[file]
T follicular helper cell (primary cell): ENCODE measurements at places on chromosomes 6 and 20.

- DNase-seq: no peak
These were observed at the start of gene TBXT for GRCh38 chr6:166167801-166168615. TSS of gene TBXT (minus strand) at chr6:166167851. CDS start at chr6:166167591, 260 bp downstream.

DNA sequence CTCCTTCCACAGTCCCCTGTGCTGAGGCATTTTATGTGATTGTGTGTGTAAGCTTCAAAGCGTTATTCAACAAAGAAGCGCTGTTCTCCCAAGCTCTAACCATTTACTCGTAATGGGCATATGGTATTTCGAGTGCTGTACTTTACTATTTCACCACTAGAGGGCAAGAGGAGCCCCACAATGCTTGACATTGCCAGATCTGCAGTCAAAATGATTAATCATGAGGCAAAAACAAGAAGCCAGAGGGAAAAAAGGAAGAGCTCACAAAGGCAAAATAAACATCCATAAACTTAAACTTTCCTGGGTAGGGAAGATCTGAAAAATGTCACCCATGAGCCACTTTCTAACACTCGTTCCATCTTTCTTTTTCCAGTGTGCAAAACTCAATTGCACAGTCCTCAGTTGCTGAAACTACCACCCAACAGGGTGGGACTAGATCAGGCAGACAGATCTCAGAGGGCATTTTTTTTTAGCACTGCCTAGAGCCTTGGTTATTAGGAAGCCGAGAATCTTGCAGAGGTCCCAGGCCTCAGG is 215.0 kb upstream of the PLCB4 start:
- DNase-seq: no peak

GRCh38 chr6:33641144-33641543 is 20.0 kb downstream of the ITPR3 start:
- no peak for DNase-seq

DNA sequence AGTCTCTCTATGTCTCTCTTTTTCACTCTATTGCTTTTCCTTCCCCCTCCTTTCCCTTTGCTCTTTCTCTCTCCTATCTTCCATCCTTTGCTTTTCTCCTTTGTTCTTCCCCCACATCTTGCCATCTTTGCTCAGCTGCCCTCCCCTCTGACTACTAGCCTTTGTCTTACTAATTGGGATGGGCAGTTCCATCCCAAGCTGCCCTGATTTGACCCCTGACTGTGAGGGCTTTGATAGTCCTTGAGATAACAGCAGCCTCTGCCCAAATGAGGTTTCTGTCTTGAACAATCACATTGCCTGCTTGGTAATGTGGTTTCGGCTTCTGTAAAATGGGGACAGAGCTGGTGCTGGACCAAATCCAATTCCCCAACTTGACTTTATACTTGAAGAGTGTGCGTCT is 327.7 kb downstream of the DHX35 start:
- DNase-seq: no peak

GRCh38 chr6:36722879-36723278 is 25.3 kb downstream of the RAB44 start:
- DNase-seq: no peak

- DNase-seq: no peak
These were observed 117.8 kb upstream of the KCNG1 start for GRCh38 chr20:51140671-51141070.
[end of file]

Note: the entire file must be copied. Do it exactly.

T follicular helper cell (primary cell): ENCODE measurements at places on chromosomes 6 and 20.

- DNase-seq: no peak
These were observed at the start of gene TBXT for GRCh38 chr6:166167801-166168615. TSS of gene TBXT (minus strand) at chr6:166167851. CDS start at chr6:166167591, 260 bp downstream.

DNA sequence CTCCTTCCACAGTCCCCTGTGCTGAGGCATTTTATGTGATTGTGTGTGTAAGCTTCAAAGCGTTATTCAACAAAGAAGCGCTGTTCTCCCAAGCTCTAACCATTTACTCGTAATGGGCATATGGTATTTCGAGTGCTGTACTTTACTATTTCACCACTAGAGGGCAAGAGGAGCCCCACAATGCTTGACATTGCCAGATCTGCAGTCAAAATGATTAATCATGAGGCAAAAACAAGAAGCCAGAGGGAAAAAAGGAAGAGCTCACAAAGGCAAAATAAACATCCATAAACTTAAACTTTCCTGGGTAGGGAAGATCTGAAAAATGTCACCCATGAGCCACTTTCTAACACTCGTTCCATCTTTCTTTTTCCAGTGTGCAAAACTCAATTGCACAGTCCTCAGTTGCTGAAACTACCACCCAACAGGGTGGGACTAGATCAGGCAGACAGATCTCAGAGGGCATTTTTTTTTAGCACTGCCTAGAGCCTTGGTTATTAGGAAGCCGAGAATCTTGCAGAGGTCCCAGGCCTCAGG is 215.0 kb upstream of the PLCB4 start:
- DNase-seq: no peak

GRCh38 chr6:33641144-33641543 is 20.0 kb downstream of the ITPR3 start:
- no peak for DNase-seq

DNA sequence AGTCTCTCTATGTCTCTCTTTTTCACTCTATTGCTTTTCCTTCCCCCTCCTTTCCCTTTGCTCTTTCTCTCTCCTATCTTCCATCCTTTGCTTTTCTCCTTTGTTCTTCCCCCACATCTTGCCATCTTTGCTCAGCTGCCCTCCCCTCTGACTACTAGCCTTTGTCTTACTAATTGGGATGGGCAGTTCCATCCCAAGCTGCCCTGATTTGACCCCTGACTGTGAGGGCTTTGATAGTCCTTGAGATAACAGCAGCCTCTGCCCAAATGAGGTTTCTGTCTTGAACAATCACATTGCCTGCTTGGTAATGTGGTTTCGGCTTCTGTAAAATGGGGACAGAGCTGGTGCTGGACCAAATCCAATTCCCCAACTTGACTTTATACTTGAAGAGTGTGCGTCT is 327.7 kb downstream of the DHX35 start:
- DNase-seq: no peak

GRCh38 chr6:36722879-36723278 is 25.3 kb downstream of the RAB44 start:
- DNase-seq: no peak

- DNase-seq: no peak
These were observed 117.8 kb upstream of the KCNG1 start for GRCh38 chr20:51140671-51141070.